If you aren't from California, chances are you aren't familiar with In-N-Out Burger - one of the best hamburgers you are going to get without getting out of your car. I'm not a big fast food eater but, if I'm on the road and in a hurry, I will stop at an In-N-Out Burger. Driving through, I will order a burger for myself and a plain meat patty for Honey for $.99. Honey has caught on very quickly to the concept of pulling up to the side of a building and getting food handed to you - she sits very attentively as we pay at one window and get the food at the next. The only problem is when I go to a drive up ATM now, she is very disappointed that all we get is money.

Sunday, February 12, 2006

Dog Training

Honey is generally good at Sit, Stay, Down, Paw, Wait, Come, Watch me.....but....if I have a treat and clicker in hand, she is THERE.

Honey is a proud graduate of the PetSmart Beginner's Training Dog Classes. This is a great, reasonably-priced, eight-week course offered at the PetSmart store in Ventura. It was a nice opportunity for additional socialization and to learn some new commands (she really had sit and stay down before we got there from training at her doggie day care.) It is a bright, friendly store and a lot of treats were involved so she was very happy.

Of course, when we walked in to the first evening class, quite a few non-pit lovers pulled their puppies close to them and sent intense body language for us to sit elsewhere but, Honey was oblivious (I'm the one that sweats it out.) She endeared herself to them quickly though. As we entered the ring, her tail wagging like mad, a French bulldog who was supposed to be restrained on the lap of its owner reached way out and bit Honey around her nose, hard enough to draw blood. Honey let out a slight whimper, pulled back and avoided this dog for the rest of the night. The owners never apologized (I think they were embarrassed) but everyone else felt bad for Honey as she sat there patiently with three little blood marks around her nose. (All the dogs have had their shots so I know there was no danger but it was pretty awful.) Then, when a nearby puppy came close enough to Honey, she gave it one of her trademark licks all over the face and everyone warmed to Honey and wanted to know more about the breed (and all the media misinformation).

Most of the dogs were about five months old which made Honey - at a year and a half - look like the kid in class who had been left behind - far behind. It also gave her an unfair advantage with a longer attention span and a great desire to please ---- or did she just want the treats?

There are specific signs that go with the words, "Sit" includes a brief swoop up with the hand while the index and thumb hold the treat. "Down" is a quick point down (if you don't want a dog to jump up - use "Off"). To train for "Watch me," you hold a treat between your eyes. You're supposed to get them to go up to 30 seconds. I believe Honey would stay there forever if the treat looked good enough. "Stay" is important - of course - and very, very useful. She was the Stay star - wouldn't move a muscle no matter where I went.

It is all done with positive training techniques and the clicker is a great reinforcement sound. They associate it with a treat and it is a really clear, distinctive cue. Only problem is when other people use a clicker, because Honey wants to perform whatever is necessary to get the treat out of that owner's hand. She will go sliding over to them in a sit position to show them that, even though their dog isn't obeying, she'll do whatever is necessary.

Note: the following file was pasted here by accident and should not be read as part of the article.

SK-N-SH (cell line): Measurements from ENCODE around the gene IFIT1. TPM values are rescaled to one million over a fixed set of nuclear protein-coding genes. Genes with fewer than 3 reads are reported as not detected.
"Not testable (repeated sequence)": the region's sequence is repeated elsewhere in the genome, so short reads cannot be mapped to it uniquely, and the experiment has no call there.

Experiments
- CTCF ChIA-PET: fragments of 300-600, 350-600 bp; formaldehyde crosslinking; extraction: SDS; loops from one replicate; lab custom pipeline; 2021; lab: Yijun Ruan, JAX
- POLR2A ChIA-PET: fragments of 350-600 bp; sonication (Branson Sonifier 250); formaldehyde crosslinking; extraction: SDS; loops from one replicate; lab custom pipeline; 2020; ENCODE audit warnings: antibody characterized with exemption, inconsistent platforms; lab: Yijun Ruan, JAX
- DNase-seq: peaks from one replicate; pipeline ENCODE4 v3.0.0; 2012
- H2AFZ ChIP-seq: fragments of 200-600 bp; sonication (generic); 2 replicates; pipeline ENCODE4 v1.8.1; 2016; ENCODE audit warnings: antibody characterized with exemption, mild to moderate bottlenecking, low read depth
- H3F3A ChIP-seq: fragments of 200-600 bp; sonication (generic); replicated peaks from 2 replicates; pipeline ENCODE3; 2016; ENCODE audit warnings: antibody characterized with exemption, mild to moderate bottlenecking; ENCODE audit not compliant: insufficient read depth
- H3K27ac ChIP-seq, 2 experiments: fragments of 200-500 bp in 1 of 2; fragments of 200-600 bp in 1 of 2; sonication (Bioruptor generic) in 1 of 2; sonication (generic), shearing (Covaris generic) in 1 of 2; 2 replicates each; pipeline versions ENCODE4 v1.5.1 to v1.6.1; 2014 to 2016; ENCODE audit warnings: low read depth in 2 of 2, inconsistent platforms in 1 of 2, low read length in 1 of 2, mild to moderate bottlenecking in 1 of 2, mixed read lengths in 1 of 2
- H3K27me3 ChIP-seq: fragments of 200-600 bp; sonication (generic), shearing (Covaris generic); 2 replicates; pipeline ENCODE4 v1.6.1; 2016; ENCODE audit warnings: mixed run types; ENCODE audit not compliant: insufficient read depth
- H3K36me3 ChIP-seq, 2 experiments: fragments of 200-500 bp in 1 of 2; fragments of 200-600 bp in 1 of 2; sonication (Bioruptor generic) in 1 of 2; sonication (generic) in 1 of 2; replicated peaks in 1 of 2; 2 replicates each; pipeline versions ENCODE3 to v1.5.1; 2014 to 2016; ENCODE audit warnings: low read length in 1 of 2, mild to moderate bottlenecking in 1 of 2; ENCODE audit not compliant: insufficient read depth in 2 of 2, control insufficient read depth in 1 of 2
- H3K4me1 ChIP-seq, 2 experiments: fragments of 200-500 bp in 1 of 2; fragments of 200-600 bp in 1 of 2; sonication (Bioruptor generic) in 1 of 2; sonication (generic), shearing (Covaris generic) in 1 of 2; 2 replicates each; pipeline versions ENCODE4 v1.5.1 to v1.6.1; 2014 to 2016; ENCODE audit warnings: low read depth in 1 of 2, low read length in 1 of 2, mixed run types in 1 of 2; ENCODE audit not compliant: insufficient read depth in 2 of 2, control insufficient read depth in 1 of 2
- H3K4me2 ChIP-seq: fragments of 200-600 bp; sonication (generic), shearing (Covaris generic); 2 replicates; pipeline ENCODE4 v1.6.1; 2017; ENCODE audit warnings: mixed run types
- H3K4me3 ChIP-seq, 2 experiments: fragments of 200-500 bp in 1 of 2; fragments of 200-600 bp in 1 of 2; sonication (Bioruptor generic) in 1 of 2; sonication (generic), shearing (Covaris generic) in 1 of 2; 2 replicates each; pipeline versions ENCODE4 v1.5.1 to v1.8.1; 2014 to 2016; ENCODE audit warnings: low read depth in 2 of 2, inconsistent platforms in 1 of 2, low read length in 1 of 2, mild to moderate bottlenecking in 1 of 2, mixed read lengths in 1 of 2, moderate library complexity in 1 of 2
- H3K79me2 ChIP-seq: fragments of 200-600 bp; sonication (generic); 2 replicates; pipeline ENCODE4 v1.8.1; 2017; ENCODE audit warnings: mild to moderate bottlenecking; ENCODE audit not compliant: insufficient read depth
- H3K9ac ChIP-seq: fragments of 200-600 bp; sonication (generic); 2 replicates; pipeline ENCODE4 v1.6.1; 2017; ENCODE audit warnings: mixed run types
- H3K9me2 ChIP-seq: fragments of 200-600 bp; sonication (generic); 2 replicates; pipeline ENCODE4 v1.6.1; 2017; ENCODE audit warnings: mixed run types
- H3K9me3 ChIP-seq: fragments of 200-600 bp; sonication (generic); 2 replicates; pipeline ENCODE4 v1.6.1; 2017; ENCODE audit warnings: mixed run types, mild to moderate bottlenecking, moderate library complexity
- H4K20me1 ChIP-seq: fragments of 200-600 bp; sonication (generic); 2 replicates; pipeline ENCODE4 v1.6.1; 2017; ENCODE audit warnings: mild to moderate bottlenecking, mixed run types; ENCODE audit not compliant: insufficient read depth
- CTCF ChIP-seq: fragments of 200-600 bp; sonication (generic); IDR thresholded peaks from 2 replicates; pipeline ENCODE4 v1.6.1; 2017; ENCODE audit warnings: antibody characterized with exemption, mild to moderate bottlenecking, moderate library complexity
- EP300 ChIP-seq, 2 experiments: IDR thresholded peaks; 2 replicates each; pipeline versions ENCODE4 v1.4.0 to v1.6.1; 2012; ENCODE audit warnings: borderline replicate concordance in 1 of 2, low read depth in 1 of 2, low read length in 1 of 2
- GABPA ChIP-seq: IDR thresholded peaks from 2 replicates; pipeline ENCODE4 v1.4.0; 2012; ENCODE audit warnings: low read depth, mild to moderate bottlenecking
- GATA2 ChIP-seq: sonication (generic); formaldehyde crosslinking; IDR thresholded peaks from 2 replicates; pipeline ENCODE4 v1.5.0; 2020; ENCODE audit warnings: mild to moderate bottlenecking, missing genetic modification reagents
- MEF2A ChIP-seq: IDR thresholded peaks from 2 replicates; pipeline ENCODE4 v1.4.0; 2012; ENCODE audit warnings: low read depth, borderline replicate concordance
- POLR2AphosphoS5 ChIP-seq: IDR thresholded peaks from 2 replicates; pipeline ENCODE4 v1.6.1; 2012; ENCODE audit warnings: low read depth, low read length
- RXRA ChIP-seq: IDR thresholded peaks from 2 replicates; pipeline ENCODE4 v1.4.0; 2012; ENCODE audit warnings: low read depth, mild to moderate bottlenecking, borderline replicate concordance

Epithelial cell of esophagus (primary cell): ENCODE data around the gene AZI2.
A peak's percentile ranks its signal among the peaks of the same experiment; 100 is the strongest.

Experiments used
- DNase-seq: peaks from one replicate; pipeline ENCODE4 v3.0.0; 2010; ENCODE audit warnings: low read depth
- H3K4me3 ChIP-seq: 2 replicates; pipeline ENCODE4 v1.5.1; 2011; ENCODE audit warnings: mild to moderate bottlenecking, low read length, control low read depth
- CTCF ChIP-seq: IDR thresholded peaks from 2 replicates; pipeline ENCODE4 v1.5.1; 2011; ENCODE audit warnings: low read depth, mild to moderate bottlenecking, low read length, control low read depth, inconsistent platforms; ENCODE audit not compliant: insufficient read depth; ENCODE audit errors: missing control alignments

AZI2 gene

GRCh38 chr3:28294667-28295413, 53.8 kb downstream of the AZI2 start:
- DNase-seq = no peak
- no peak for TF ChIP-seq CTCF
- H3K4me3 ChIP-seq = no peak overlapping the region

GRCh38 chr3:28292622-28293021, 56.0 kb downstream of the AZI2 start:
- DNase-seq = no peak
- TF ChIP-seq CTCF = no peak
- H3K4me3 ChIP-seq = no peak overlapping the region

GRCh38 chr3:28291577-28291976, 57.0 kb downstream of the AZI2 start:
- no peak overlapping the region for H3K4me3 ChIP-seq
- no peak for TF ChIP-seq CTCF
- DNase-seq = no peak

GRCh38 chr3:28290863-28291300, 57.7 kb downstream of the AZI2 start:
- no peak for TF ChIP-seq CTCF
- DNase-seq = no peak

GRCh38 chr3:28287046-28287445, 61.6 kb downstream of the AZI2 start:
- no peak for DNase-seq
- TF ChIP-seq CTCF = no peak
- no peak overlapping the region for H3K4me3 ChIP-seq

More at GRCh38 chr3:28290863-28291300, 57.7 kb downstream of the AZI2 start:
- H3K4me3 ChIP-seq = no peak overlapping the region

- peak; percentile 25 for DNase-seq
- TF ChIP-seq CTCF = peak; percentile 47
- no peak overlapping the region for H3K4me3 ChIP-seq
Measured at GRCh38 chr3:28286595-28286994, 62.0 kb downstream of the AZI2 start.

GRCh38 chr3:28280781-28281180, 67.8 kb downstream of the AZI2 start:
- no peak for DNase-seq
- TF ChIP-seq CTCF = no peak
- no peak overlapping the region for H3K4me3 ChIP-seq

We will be back training in two and a half weeks. I am going to take her into PetSmart to see the teacher (she is in love with the trainer there, Rich - I think it's the sausage treats) and we'll try signing up for the Intermediate class. It will be low stress on her leg and give her some excitement. The rehab countdown begins....

Monday, February 06, 2006

Bargain Hound Dog Crate

I'm in love with this dog crate. I put it together myself and it was just easy enough but really had to follow the directions that I feel like I've accomplished something. It was reasonably priced at PetSmart which meant I could pick it up right away (having waited for the last minute) and it's a nice black. I got her the largest which has lots of room - we both can fit in there - and Honey even gets in there when she doesn't have to. I have put some blankets and a pillow in but there is a nice bed that I am leaning toward. Honey has a very good life.

Friday, February 03, 2006

ACL injury TPLO update - Good News!

Honey had her four week check up and she got the highest marks. Her leg has full range of motion, it felt strong to the surgeon and he said she was bearing full weight on both back legs - in other words, she's doing really well. Yay! One more month serious rehab to go. (Then two of limited, on-leash rehab.) He said we could add a little more activity but he had a kind of why-mess-with-success approach, basically keep on track with what we're doing.

As anyone who has been through this type of injury (and others with long rehabs), it is very intimidating. You feel like you are doing everything wrong. "Am I letting her do too much?" is the main question. And, you can ask others - as I do on the Orthodogs Yahoo Group - but, every vet has their own advice, different surgery solutions take different amounts of time, etc. So, you waver between surety and sure you're doing everything wrong.

Right now I'm feeling pretty cocky. Continuing on her regime of four short walks a day, lower food intake, some games with treat rewards to keep the mind sharp and - the one thing I've done outside the vets recommendation is give her arnica montana - a popular homeopathic for healing. Although we're trying to heal the bone here, the tissue also needs help and that's exactly what arnica is good for. My sister is the knowledgeable one so I just follow her advice but, even when I've used it myself, I have seen the effects are very positive.